• Jun 20th 2010, 11:55 PM
furor celtica
make a generalisation about the gradient at any point on the graph of y=x^2 + c, where c is any real number

my textbook gives no answer for this, so i'd just like to make sure that the correct answer is that all gradients of curves of this form behave identically to those of y=x^2, i.e. modulus of gradient increases with modulus of x, negative to the left of y-axis and positive to the right of the y-axis, am i correct?
• Jun 21st 2010, 12:07 AM
Unknown008
Yes.

If you have learnt derivatives yet, you'll know that the derivative of a curve gives the equation of the gradient at any point. Here, the derivative of this curve is 2x. So, the gradient is directly proportional to the magnitude of x, which you got right. :)
• Jun 21st 2010, 12:12 AM
Sudharaka
Quote:

Originally Posted by furor celtica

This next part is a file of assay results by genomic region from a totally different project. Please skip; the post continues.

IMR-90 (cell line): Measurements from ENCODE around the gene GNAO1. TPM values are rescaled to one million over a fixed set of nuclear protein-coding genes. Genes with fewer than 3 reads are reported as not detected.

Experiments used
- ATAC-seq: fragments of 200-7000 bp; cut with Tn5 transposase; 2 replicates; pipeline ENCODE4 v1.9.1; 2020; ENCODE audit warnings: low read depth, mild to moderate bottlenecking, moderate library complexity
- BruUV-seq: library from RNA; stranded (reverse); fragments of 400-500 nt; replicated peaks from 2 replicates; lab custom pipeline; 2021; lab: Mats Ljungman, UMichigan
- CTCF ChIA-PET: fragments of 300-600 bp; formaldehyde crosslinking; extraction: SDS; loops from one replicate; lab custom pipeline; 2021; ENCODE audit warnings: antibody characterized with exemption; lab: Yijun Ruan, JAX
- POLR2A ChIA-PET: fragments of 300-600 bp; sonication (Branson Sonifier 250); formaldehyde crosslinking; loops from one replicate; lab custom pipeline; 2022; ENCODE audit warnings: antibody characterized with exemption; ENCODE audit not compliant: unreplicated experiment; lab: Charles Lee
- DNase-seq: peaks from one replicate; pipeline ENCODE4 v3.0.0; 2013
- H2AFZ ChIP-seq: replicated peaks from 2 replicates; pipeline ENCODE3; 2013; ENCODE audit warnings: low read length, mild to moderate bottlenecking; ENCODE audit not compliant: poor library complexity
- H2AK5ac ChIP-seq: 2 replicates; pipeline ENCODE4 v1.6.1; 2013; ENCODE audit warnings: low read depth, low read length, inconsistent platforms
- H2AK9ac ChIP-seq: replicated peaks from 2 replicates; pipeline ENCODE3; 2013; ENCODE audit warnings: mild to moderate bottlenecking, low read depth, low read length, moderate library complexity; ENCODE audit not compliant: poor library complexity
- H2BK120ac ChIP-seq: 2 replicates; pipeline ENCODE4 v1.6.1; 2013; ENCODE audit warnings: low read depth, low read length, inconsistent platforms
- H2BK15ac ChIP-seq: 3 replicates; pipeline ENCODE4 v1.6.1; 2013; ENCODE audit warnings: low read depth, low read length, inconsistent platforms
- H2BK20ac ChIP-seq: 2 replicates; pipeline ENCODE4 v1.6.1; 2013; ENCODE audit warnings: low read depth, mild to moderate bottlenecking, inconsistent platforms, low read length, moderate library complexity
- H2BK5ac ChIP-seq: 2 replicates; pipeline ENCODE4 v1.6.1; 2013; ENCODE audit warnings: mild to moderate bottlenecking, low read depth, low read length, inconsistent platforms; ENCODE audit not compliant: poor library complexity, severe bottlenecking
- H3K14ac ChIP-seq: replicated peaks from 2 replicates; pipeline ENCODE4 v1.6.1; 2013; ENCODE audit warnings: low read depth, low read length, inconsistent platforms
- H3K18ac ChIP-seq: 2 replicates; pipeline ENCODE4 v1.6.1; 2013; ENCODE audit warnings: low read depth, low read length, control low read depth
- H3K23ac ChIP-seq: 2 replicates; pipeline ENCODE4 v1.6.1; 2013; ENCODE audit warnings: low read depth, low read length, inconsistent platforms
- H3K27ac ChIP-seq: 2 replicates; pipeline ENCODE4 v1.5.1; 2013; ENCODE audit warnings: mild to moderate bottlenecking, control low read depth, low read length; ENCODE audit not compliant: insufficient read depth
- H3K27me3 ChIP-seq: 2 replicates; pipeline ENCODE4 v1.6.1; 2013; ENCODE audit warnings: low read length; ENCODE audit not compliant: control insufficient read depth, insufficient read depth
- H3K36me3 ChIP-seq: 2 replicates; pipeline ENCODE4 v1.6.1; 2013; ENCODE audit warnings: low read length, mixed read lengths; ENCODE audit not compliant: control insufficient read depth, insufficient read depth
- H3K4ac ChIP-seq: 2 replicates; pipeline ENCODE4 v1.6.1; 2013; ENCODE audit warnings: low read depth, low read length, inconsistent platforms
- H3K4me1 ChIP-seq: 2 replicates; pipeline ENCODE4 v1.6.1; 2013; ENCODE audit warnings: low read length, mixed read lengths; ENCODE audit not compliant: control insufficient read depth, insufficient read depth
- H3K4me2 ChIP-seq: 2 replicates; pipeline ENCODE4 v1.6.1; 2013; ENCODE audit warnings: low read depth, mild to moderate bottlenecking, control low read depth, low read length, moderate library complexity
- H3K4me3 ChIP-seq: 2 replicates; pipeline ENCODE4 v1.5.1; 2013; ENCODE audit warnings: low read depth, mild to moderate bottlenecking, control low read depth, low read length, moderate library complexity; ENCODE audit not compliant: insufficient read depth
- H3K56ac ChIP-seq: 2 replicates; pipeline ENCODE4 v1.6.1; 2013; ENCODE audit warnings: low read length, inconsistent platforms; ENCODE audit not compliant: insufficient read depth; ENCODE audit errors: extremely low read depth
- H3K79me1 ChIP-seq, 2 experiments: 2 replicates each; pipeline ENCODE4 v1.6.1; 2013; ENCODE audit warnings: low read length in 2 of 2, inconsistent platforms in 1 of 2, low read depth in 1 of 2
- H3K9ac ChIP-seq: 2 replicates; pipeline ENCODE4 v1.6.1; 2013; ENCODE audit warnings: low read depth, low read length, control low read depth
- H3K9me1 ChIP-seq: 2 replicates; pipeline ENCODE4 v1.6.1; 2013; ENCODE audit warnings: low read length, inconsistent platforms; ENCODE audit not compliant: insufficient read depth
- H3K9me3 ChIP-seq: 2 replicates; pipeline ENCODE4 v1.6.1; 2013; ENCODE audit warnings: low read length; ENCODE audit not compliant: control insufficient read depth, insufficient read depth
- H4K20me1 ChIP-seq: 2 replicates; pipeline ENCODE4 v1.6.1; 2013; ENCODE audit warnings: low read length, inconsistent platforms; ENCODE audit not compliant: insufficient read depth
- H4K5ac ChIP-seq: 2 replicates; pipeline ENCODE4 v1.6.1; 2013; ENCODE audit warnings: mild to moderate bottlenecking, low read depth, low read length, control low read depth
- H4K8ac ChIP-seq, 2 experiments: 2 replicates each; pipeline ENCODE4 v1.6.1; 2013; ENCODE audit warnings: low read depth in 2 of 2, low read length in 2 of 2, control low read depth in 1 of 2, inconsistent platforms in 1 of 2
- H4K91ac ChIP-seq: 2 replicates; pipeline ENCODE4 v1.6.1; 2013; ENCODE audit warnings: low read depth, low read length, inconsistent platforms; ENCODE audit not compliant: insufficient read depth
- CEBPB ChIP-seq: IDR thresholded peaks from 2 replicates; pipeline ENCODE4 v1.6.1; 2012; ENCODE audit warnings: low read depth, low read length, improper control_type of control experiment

make a generalisation about the gradient at any point on the graph of y=x^2 + c, where c is any real number

my textbook gives no answer for this, so i'd just like to make sure that the correct answer is that all gradients of curves of this form behave identically to those of y=x^2, i.e. modulus of gradient increases with modulus of x, negative to the left of y-axis and positive to the right of the y-axis, am i correct?

Dear furor celtica,

You could find the gradient using calculus.

$y=x^2+C\Rightarrow{\frac{dy}{dx}=2x}$

Therefore the gradient of $y=x^2+C$ at any point is identical to the gradient of $y=x^2$